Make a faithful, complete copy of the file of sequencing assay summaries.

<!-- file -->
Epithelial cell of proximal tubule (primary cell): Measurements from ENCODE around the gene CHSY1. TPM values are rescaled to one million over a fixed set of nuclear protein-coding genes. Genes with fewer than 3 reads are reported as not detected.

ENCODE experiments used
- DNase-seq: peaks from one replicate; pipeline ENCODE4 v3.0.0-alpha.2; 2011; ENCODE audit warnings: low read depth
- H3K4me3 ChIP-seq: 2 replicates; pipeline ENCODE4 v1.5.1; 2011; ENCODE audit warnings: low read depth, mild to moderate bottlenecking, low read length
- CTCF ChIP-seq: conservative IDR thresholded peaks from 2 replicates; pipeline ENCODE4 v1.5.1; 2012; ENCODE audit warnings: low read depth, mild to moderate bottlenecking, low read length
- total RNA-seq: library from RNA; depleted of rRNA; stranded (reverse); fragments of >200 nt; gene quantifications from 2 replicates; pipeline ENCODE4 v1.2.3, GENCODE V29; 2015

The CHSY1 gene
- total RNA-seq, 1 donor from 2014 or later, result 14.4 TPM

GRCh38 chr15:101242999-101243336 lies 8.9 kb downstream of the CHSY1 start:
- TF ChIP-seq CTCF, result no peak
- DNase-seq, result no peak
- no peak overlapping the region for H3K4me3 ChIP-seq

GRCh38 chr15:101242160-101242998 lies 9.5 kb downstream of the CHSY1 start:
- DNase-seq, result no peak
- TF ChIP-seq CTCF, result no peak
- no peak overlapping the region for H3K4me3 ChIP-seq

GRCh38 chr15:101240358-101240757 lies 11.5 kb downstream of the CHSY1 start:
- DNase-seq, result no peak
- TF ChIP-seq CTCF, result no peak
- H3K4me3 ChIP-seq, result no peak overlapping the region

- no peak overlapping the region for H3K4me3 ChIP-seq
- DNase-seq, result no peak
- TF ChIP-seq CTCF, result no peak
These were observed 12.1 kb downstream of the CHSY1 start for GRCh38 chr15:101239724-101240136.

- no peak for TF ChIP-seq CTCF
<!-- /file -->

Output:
Epithelial cell of proximal tubule (primary cell): Measurements from ENCODE around the gene CHSY1. TPM values are rescaled to one million over a fixed set of nuclear protein-coding genes. Genes with fewer than 3 reads are reported as not detected.

ENCODE experiments used
- DNase-seq: peaks from one replicate; pipeline ENCODE4 v3.0.0-alpha.2; 2011; ENCODE audit warnings: low read depth
- H3K4me3 ChIP-seq: 2 replicates; pipeline ENCODE4 v1.5.1; 2011; ENCODE audit warnings: low read depth, mild to moderate bottlenecking, low read length
- CTCF ChIP-seq: conservative IDR thresholded peaks from 2 replicates; pipeline ENCODE4 v1.5.1; 2012; ENCODE audit warnings: low read depth, mild to moderate bottlenecking, low read length
- total RNA-seq: library from RNA; depleted of rRNA; stranded (reverse); fragments of >200 nt; gene quantifications from 2 replicates; pipeline ENCODE4 v1.2.3, GENCODE V29; 2015

The CHSY1 gene
- total RNA-seq, 1 donor from 2014 or later, result 14.4 TPM

GRCh38 chr15:101242999-101243336 lies 8.9 kb downstream of the CHSY1 start:
- TF ChIP-seq CTCF, result no peak
- DNase-seq, result no peak
- no peak overlapping the region for H3K4me3 ChIP-seq

GRCh38 chr15:101242160-101242998 lies 9.5 kb downstream of the CHSY1 start:
- DNase-seq, result no peak
- TF ChIP-seq CTCF, result no peak
- no peak overlapping the region for H3K4me3 ChIP-seq

GRCh38 chr15:101240358-101240757 lies 11.5 kb downstream of the CHSY1 start:
- DNase-seq, result no peak
- TF ChIP-seq CTCF, result no peak
- H3K4me3 ChIP-seq, result no peak overlapping the region

- no peak overlapping the region for H3K4me3 ChIP-seq
- DNase-seq, result no peak
- TF ChIP-seq CTCF, result no peak
These were observed 12.1 kb downstream of the CHSY1 start for GRCh38 chr15:101239724-101240136.

- no peak for TF ChIP-seq CTCF